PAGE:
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"I believe in Hybrid Publishing. 

I got two traditional offers from small independent houses - I went with Barringer for two reasons, the royalties and more author freedom allowed."  

- Ouida D.W., author of Sunbeam and the Curse of the Golden Key

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"I'm so happy I published with Barringer" 

- Lenor Chappell, Author of Women of a Certain Age

We offer a full-line of publishing services that you will pay for even if you self-publish. So why not have a professional, experienced team of editors, graphic designers, and marketers, all under one roof, take care of that for you?

If you have a newly-completed manuscript, after four dedicated years of research and writing, you will need it professionally edited, a professionally designed cover and back cover, professionally formatted, a distribution network, and marketing help. A Hybrid publisher will do this all for you, and you will be a published author by a reputable (Barringer) publisher.


Do you really want your manuscript to sit and collect dust? The odds of a traditional publisher saying "yes" is lottery percentage....002%. And self-publishing is like a doctor taking out his/her own appendix. Not recommended.

Plus, our royalties are higher!!

Here are the criteria as per IBPA (Independent Book Publishers Association) for the standards that Hybrid publishers like Barringer should offer:

Are the IBPA’s criteria the right standards?

IBPA’s criteria are here. They’re helpful, but they don’t match exactly what I expected. Let’s have a look at the nine hurdles they say a hybrid publisher must clear.

A hybrid publisher must:

1. Define a mission and vision for its publishing program. A hybrid publisher has a publishing mission and a vision. In a traditional publishing company, the published work often reflects the interests and values of its publisher, whether that’s a passion for poetry or a specialization in business books. Good hybrid publishers are no different.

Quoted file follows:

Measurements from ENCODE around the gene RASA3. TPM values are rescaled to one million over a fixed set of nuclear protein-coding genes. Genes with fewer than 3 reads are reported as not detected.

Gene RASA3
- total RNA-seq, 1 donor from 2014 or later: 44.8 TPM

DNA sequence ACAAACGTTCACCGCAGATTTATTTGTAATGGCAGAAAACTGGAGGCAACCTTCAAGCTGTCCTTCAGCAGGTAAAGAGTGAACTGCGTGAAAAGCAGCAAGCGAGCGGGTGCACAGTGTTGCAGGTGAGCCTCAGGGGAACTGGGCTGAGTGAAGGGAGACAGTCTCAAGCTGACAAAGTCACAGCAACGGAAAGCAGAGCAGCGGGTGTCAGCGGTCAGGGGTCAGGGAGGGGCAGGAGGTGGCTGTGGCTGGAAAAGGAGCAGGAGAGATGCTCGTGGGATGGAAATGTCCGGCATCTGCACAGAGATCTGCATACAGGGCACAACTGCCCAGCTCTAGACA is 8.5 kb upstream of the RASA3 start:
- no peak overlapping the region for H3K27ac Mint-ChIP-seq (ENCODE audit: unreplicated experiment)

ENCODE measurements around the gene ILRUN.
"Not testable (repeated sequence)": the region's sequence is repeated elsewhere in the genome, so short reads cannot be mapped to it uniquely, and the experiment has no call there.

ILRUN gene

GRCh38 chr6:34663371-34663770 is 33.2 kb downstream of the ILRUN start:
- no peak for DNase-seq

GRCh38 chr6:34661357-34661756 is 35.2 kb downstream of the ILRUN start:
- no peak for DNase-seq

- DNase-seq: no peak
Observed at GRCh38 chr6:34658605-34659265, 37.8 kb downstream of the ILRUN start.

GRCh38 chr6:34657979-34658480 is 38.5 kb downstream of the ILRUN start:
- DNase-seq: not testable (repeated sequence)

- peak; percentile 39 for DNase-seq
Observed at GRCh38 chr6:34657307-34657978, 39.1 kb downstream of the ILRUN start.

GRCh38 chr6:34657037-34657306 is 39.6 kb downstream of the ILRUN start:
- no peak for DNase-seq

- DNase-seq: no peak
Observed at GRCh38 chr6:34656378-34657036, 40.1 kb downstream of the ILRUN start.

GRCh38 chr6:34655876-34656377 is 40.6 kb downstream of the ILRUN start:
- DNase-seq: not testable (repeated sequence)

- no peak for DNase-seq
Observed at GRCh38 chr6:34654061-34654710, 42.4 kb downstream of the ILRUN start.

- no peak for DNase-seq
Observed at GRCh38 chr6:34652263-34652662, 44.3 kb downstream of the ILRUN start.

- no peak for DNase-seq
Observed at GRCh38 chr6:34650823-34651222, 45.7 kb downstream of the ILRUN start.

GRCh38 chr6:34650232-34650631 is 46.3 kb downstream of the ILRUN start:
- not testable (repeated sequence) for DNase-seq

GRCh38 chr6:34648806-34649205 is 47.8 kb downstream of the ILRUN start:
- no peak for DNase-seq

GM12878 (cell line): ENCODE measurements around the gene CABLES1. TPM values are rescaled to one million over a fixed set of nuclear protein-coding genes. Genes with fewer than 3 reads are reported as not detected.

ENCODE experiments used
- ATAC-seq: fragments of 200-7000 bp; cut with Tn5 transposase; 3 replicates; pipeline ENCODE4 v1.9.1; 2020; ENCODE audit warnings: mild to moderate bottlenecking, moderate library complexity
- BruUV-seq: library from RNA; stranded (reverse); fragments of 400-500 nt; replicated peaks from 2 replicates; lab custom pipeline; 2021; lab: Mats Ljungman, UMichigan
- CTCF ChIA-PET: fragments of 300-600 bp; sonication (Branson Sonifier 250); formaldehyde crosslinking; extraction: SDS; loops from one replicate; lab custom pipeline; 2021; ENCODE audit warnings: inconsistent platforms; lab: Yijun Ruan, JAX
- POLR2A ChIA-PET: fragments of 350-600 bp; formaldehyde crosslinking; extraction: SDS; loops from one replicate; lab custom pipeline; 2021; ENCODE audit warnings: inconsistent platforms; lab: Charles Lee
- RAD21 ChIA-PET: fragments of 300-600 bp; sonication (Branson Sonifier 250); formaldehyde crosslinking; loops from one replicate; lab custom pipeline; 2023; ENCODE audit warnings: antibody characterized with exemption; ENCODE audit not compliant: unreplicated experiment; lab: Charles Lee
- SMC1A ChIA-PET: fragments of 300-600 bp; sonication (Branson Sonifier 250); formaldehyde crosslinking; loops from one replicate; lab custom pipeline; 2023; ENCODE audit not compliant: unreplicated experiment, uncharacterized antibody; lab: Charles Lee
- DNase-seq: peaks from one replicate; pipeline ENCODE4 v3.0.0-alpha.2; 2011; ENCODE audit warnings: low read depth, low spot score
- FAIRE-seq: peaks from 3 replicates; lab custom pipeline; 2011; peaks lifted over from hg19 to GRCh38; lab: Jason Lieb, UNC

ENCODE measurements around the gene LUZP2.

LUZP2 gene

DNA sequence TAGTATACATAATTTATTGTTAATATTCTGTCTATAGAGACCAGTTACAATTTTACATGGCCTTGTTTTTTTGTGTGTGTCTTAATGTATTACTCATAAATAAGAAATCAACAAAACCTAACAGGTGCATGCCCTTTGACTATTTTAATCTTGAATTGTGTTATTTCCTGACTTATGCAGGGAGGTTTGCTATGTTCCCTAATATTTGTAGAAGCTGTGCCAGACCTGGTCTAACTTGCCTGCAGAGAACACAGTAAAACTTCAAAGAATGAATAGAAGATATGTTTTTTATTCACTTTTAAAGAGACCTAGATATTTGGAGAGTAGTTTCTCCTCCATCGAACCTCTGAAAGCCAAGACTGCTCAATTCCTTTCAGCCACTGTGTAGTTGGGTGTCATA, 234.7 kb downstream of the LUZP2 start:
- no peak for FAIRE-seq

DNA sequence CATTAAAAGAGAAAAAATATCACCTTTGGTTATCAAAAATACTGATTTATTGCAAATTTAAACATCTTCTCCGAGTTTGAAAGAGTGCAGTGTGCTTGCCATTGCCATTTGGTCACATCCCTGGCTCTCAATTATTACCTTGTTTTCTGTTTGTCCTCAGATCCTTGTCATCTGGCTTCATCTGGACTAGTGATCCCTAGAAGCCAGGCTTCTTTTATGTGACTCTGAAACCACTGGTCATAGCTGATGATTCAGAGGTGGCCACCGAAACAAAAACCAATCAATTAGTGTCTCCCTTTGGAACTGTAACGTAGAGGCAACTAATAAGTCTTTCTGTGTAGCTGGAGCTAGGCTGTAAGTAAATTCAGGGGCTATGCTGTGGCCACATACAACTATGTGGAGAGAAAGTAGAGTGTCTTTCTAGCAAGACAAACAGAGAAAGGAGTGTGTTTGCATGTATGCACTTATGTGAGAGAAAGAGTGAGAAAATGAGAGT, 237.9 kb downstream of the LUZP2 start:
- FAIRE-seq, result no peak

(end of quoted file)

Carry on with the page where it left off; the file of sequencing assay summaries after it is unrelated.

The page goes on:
The first criterion is the one I find least compelling. First of all, anyone can write a mission statement for their “publisher.” Suppose your mission is “Help authors create quality books.” Is this sufficient? I also question the idea that a publisher must have a mission and vision — the editorial vision of even traditional publishers is pretty muddy these days. So I don’t think this criterion is all that helpful.

2. Vet submissions. A hybrid publisher vets submissions, publishing only those titles that meet the mission and vision of the company, as well as a defined quality level set by the publisher. Good hybrid publishers don’t publish everything that comes over the transom and often decline to publish.

As an author, you want your book to be in good company. Greenleaf, for example, has said that it only accepts 10% of the submissions it gets, although they have accepted all the authors whose proposals I worked on. If you don’t want a selective publisher, you’re not really ready to publish a high-quality book

3. Publish under its own imprint(s) and ISBNs. A hybrid publisher is a true publishing house, with either a publisher or a publishing team developing and distributing books using the hybrid publisher’s own imprint(s) and ISBNs.

A hybrid publisher’s imprint should mean something, just as a traditional publisher’s does. But you should also have the option to publish under your own imprint. My book with Greenleaf, The Mobile Mind Shift, came out under “Groundswell Press,” which was intended to be Forrester’s book imprint.

4. Publish to industry standards. A hybrid publisher accepts full responsibility for the quality of the titles it publishes. Books released by a hybrid publisher should be on par with traditionally published books in terms of adherence to industry standards, which are detailed in IBPA’s “Industry Standards Checklist for a